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I thought that I should use JSON for ID/pass storing format once, but I reserched about it, then I finally found that JSON is too difiicult to me, so now I am considering to use CSV.

The CSV file would be like this. File name is id.csv.


Left colum is id, and right colum is password and each infos are separated by commas. Login form is login.php. This is my sample for login.php.

<form method="post" action="login-process.php">
id <input type="text" name="id" size="20"><br>
pass <input type="text" name="pass" size="20"><br>
<input type="submit" value="login">

And now I need to write login-process.php



$handle = fopen("id.csv", "r");
while (($data = fgetcsv($handle)) !== FALSE) {
    print $data['0'];
    print "=>";
    print $data['1'];
    print "<br>";

When I excute this script, it shows as:


I feel I am closing to final goal, but I need to write authenticate code.

How do I improvement of this code?

share|improve this question
JSON too difficult, error_reporting(0); - I'd like to tag this bwahahaha ohmygod. Seriously, try not to work around, but to understand what you write. It's not as hard as it may appear on first or second sight. –  phihag Jun 18 '09 at 8:51

2 Answers 2

up vote 2 down vote accepted

Firstly, I agree with what Paolo says, this is definately the wrong approach. In addition to what he said:

  • The login process will get slower and slower as you have more users in the file (this will probably be true to an extent for any system, but I think it will be significant here)
  • Making changes in the middle of the file will be a complete pain
  • Having multiple script instances trying write to the file simultaneously will probably result in corruption/missing data

However, if you were to have a form with fields called 'username' and 'password', you could process it like below. I am debating whether I should remove the code in order to avoid the risk of people actually writing stuff like this.


$username = trim($_POST['username']);
$password = trim($_POST['password']);

if (!strlen($username) || !strlen($password)) {
    die('Please enter a username and password');

$success = false;

$handle = fopen("test.csv", "r");

while (($data = fgetcsv($handle)) !== FALSE) {
    if ($data[0] == $username && $data[1] == $password) {
        $success = true;


if ($success) {
    // they logged in ok
} else {
    // login failed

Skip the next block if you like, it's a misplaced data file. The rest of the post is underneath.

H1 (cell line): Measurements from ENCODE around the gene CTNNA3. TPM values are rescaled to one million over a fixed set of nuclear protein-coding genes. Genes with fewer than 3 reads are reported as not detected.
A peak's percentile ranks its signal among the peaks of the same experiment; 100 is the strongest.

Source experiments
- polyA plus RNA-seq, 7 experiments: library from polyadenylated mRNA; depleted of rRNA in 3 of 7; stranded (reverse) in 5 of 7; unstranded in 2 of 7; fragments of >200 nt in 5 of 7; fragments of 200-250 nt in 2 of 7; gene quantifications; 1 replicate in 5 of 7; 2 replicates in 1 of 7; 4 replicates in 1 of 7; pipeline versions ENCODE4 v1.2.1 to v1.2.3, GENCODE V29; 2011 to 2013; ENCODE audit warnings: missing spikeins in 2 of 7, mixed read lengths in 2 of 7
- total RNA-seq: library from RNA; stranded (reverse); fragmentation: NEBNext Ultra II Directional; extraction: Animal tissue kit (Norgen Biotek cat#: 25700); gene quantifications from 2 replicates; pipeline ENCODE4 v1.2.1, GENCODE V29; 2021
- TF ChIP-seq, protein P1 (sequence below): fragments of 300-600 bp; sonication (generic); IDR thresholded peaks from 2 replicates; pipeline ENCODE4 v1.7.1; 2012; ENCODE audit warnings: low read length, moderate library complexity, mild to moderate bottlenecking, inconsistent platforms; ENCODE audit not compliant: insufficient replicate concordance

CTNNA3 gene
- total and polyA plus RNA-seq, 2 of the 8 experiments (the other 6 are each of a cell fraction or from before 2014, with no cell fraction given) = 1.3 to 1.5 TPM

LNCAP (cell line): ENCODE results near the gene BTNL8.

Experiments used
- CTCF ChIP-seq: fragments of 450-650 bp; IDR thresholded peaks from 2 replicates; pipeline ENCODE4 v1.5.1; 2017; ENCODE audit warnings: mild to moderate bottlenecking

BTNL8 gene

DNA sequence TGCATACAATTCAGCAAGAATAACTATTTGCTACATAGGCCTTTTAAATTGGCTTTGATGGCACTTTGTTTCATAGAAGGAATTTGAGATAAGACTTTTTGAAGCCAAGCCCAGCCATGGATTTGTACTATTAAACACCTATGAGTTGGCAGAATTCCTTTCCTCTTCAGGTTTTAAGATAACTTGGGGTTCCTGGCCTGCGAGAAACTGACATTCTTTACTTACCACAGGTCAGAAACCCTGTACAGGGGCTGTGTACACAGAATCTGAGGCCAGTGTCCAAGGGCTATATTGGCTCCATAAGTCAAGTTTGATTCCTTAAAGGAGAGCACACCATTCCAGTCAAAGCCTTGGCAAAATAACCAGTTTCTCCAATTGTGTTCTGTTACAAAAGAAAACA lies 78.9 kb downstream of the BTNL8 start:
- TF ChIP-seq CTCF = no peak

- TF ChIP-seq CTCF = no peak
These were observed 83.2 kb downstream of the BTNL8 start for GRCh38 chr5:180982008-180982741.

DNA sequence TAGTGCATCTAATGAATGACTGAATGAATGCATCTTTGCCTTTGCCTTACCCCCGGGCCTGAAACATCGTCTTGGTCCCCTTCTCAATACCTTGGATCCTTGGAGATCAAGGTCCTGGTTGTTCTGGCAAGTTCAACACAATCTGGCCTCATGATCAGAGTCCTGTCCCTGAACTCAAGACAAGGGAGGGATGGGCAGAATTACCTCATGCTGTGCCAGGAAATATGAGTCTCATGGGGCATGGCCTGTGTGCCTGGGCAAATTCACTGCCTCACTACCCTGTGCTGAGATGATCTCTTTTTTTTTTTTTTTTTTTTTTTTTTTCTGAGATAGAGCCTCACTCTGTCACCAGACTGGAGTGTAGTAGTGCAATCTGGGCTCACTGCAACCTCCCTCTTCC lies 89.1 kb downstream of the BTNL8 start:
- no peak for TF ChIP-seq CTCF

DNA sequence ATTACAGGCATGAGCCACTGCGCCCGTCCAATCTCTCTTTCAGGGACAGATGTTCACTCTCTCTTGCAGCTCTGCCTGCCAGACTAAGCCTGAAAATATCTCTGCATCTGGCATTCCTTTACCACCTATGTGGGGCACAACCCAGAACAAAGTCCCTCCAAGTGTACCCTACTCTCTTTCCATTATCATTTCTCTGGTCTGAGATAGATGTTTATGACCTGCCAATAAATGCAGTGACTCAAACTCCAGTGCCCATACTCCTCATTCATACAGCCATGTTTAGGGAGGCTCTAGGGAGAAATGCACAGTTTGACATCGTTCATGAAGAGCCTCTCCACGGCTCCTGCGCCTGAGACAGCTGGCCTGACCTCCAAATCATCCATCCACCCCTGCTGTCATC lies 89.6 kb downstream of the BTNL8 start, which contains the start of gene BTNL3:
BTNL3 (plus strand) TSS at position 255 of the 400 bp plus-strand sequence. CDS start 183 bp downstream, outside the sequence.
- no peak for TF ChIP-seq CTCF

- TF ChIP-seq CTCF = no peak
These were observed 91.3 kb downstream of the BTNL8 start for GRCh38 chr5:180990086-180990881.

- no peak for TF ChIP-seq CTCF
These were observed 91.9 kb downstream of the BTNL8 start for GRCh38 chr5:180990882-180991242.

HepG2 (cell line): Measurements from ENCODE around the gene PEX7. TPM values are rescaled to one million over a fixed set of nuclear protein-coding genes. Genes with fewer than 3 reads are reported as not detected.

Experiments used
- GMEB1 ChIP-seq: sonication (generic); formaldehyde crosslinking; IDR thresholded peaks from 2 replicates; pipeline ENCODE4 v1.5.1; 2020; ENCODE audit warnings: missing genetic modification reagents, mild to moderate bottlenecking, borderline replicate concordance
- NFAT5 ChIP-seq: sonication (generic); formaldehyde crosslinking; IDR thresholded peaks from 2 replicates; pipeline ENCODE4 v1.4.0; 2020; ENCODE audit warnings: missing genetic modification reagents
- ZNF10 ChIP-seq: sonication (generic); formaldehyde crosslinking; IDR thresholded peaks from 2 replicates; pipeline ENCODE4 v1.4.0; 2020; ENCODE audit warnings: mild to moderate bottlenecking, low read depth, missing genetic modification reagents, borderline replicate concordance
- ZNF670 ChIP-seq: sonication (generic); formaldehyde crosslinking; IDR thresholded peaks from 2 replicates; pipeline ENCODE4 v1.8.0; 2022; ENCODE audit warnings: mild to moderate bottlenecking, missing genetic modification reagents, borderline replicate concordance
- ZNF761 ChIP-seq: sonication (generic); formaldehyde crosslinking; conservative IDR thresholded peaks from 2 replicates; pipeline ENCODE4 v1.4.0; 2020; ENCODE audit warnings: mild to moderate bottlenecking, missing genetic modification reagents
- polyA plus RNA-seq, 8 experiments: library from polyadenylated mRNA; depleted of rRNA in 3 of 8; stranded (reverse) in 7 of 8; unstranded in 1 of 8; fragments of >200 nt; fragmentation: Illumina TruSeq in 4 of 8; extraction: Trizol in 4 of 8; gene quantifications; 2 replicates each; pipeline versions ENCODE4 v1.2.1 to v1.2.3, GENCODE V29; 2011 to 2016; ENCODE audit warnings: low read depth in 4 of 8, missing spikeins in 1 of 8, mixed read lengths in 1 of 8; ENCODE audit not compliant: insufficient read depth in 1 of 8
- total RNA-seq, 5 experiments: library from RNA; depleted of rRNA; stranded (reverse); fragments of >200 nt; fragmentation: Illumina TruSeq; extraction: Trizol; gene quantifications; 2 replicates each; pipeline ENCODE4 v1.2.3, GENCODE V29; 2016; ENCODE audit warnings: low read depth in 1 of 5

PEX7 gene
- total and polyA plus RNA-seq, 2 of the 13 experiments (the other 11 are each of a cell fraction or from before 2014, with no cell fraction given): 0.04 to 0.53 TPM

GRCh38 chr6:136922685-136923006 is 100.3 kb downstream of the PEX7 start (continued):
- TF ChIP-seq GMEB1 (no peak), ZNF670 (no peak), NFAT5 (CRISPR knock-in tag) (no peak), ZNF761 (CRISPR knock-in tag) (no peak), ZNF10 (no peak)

You probably will want to read up on using Sessions to remember that the user is logged in across multiple page requests.

share|improve this answer
wow ,thanks ! . –  aaa Jun 18 '09 at 9:07
Come on Tom, don't enable the guy to do things the wrong way! –  Paolo Bergantino Jun 18 '09 at 9:10
You're probably right. But it won't let me delete it now it is accepted. Sorry. –  Tom Haigh Jun 18 '09 at 9:15
It's all good. +1 for the edit. –  Paolo Bergantino Jun 18 '09 at 9:22

Since you didn't cover what I consider to be an astoundingly obvious question to ask, I must ask it:

Why aren't you using a database for this? PHP and MySQL have a beautiful, beautiful relationship that is borderline insulting to ignore for a situation like this. Unless you have a particularly especial circumstance that makes databases unavailable to you - which I honestly can't think of off the top of my head - you should go ahead and switch your code to use databases. They are much faster, much easier, and much better. For the purposes of this site, though, a tutorial on how to do it would be rather lengthy. You should consider reading up on the many online tutorials on this subject or perhaps buy a book.


Avoiding databases because you have to worry about SQL injections is like avoiding making a website at all because you have to worry about XSS attacks, or avoiding writing code at all because you could write a bug. Although SQL injections are popular security holes due to the many naive programmers out there, it is trivial to protect yourself against them by using prepared statements in MySQLi or PDO.

As a side note, storing passwords as plain text is a horrible idea. The proper way to do it is to do a one-way encryption of the password upon insertion into the database, and whenever you want to check if someone provided the correct password you encrypt that password and compare it to the one in the database. If you don't do that, you're just asking for trouble.

share|improve this answer
ah.but then I have to consider about SQL injection . –  aaa Jun 18 '09 at 8:53
There is also the minor detail of storing passwords in plain text anywhere - csv of mysql! –  Benjol Jun 18 '09 at 9:05

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